Boris Johnson held out hope that Cop26 could deliver success in the fight against climate change on Tuesday, after a two-day opening summit of world leaders saw the number of countries setting net-zero commitments rise to nine in 10.
“I think what you are starting to see here is a sense of how actually you can deliver those cuts in CO2,” the British leader said. “The world leaders may be leaving, but the eyes of the world are on our negotiators and we have your numbers.
“Ninety per cent of the world has now signed up to net zero, including India. The most important thing they've said is they want to decarbonise their energy system by 2030 — that's a massive commitment.
“We need further action from countries around the world and we are certainly going to keep the pressure up.
“Everybody's working to keep the 1.5°C goal alive.”
The UK prime minister used a football match analogy to predict that the push for further gains could see the process going into “extra time” in search of a favourable outcome. “We've pulled back a goal, or perhaps even two, and I think we're going to be able to take this thing to extra time”, he said.
A blizzard of announcements on technology and methane restrictions emerged from the conference on Tuesday. The host country hailed the commitment by over 100 countries to end deforestation in the coming decade as the first big achievement of the conference in the Scottish city of Glasgow.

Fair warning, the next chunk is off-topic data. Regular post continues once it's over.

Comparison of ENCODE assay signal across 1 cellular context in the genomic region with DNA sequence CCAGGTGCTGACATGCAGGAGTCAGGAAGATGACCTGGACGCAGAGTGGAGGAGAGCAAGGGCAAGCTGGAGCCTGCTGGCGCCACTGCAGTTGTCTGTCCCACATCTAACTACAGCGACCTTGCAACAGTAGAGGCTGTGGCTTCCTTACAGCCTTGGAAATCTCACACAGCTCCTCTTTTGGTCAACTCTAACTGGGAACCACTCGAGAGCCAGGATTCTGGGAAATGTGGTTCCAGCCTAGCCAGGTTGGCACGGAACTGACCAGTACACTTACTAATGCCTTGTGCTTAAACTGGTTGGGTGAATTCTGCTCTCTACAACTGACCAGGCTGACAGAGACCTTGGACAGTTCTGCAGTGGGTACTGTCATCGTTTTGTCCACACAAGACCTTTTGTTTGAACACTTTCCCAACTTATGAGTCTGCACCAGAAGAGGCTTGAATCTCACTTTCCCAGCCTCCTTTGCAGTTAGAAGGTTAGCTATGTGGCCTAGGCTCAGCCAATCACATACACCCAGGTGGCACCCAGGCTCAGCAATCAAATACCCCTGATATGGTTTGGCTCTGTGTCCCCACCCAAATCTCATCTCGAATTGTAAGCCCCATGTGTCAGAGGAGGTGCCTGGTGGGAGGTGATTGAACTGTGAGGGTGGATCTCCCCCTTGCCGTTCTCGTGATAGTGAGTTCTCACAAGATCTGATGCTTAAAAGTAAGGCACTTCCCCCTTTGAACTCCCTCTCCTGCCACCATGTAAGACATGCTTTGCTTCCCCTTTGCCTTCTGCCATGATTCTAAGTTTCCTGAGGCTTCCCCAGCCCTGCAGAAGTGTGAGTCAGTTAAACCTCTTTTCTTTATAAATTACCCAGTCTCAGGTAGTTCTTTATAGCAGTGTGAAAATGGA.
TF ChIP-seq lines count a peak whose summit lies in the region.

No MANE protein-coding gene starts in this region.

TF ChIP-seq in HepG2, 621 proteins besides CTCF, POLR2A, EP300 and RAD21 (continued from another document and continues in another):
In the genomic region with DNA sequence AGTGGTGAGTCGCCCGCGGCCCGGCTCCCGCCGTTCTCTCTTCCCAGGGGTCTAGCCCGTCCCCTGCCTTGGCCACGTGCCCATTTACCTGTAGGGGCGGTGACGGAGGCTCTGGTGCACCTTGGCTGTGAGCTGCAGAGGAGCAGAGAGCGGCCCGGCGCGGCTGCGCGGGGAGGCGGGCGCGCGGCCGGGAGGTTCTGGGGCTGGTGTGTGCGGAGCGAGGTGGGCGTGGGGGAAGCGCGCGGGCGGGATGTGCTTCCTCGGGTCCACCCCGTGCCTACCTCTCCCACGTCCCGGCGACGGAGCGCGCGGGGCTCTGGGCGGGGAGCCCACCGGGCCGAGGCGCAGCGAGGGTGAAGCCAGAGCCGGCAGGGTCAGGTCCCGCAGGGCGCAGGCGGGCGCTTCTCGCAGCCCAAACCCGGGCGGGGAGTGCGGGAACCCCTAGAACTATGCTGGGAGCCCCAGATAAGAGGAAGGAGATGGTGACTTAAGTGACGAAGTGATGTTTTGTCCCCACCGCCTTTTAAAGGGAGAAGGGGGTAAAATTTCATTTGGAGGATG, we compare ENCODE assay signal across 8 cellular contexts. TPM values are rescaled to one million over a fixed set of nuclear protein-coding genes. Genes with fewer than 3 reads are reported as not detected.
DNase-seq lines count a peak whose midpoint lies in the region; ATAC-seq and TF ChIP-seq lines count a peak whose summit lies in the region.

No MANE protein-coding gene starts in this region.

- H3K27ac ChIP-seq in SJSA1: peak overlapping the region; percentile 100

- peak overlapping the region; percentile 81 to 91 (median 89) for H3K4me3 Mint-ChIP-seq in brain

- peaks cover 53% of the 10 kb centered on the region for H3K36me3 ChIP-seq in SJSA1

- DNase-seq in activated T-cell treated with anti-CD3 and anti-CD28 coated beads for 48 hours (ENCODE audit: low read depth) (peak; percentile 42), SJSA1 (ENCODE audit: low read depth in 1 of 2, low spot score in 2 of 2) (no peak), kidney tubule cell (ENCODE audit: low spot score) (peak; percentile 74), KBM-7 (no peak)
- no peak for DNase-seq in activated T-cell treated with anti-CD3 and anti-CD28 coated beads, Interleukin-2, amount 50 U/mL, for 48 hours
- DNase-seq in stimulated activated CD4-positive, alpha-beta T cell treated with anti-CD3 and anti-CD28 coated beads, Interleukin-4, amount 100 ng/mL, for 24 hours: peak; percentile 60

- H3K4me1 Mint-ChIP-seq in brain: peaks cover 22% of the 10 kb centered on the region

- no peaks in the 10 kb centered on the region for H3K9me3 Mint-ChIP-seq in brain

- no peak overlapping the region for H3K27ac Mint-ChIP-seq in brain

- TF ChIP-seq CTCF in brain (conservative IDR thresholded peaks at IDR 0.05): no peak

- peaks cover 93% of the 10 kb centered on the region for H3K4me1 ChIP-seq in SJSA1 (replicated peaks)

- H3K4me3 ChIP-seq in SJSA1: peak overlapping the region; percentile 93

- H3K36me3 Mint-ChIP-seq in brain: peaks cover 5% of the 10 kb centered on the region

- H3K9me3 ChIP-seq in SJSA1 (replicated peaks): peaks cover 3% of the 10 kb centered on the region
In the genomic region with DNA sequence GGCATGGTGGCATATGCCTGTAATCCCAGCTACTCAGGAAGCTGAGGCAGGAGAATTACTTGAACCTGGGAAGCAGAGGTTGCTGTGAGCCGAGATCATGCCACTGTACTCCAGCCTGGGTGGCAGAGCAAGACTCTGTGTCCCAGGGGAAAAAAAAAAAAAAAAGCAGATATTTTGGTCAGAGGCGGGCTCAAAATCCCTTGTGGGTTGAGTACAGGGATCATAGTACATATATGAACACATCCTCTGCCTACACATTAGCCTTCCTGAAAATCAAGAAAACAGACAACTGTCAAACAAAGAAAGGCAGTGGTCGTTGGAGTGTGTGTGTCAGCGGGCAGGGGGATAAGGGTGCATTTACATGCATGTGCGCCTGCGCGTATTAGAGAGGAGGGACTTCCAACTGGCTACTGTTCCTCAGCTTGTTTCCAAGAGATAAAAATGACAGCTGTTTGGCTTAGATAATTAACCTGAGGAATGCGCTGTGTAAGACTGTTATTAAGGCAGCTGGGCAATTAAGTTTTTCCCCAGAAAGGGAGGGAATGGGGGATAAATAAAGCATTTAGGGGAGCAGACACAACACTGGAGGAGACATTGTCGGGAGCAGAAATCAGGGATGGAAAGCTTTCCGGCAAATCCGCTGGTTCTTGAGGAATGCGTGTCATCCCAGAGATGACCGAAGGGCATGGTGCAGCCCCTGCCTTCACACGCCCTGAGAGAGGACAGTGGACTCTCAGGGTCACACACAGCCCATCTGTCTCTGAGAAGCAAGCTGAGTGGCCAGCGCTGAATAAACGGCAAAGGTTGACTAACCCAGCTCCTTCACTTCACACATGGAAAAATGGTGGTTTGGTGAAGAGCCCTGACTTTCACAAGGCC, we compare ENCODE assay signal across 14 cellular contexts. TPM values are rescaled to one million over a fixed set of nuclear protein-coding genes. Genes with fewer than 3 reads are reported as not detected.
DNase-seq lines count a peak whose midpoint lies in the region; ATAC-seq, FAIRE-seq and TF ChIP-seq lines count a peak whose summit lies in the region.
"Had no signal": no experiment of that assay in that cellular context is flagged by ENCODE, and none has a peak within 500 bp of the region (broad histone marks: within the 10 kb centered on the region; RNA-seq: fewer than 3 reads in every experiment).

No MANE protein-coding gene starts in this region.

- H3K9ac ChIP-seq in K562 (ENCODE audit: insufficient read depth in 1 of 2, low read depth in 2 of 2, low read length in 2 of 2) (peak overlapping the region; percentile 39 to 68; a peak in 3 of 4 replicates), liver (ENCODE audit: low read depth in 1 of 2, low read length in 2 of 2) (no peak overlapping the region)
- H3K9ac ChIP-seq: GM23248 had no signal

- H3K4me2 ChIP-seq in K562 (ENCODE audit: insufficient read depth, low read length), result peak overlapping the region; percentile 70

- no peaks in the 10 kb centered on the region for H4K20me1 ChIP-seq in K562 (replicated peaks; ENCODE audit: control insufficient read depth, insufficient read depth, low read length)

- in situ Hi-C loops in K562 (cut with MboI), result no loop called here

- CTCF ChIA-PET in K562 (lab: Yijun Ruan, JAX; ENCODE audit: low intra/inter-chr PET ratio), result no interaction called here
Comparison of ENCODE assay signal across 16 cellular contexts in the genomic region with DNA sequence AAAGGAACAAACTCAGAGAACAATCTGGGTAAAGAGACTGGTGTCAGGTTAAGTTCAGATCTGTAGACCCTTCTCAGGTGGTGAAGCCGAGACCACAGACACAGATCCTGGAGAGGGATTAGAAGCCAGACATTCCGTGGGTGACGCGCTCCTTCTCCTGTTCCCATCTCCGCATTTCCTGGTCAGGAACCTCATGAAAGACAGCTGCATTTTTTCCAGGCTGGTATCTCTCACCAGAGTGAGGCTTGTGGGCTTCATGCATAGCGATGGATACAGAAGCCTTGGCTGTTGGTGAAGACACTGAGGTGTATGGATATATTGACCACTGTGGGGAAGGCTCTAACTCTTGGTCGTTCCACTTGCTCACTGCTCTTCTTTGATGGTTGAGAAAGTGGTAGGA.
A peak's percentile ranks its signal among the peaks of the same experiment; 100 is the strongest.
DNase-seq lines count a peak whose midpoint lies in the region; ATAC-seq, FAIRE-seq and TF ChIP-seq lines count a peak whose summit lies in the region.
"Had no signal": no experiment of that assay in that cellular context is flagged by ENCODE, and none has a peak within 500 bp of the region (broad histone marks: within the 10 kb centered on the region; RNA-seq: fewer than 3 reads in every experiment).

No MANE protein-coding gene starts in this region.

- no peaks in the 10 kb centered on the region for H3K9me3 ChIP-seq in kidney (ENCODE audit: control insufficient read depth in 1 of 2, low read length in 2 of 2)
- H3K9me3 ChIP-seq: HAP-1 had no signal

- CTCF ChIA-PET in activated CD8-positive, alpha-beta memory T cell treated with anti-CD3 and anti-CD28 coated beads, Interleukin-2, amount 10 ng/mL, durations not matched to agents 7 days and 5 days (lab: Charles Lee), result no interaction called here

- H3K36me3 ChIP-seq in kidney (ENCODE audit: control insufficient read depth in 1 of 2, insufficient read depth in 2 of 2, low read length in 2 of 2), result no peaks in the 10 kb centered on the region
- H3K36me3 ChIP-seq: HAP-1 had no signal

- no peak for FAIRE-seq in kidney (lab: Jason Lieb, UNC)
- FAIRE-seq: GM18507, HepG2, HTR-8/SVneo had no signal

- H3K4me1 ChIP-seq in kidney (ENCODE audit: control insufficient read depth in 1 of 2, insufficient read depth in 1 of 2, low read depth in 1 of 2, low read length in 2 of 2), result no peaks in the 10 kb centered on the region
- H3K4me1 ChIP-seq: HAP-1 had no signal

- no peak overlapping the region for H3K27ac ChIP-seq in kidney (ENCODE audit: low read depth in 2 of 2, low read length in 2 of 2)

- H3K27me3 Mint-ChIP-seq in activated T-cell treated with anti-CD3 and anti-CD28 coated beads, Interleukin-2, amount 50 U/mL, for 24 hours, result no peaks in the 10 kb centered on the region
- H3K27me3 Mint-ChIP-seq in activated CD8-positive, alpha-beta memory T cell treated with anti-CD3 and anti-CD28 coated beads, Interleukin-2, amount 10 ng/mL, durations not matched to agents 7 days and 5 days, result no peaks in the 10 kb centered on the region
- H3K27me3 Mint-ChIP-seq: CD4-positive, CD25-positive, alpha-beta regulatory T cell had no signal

Leaders representing more than 85 per cent of the world’s forests pledged to halt and reverse deforestation by 2030. Among them are several countries with massive forests, such as Brazil, China, Colombia, Congo, Indonesia, Russia and the US.
A group of countries disproportionately affected by the climate crisis have demanded that nations commit to climate actions annually, rather than every five years.
The Climate Vulnerable Forum, including heads of state from countries in Africa, Asia, the Caribbean, Latin America, the Middle East and the Pacific, convened on the second day of the Cop26 climate talks in Glasgow.
The Forum expressed alarm at “major emitting countries, [which had] failed to comply” with an obligation of the Paris Agreement, to update their own climate targets, known as Nationally Determined Contributions, and it urged countries to instead commit to yearly updates through to 2025.
The focus of the two-week process in Glasgow shifts from government leaders to finance and business from Wednesday. Former governor of the Bank of England Mark Carney said a list of more than 450 companies on the Glasgow Financial Alliance for Net Zero (GFANZ) will come out on Wednesday.
Mr Carney, who set up GFANZ, told BBC Radio 4's Today programme: “This is focused on providing the financing that's needed globally to make the investments that we need to get to a net-zero economy.
“And it means bringing together financial institutions, whether they're banks, insurance companies, pension funds, from around the world, and having them commit to net zero.
“So, all of their money, whether they invest in a company or lend to a company, that those companies, those underlying companies, will themselves be reducing their carbon emissions, transitioning to net zero.”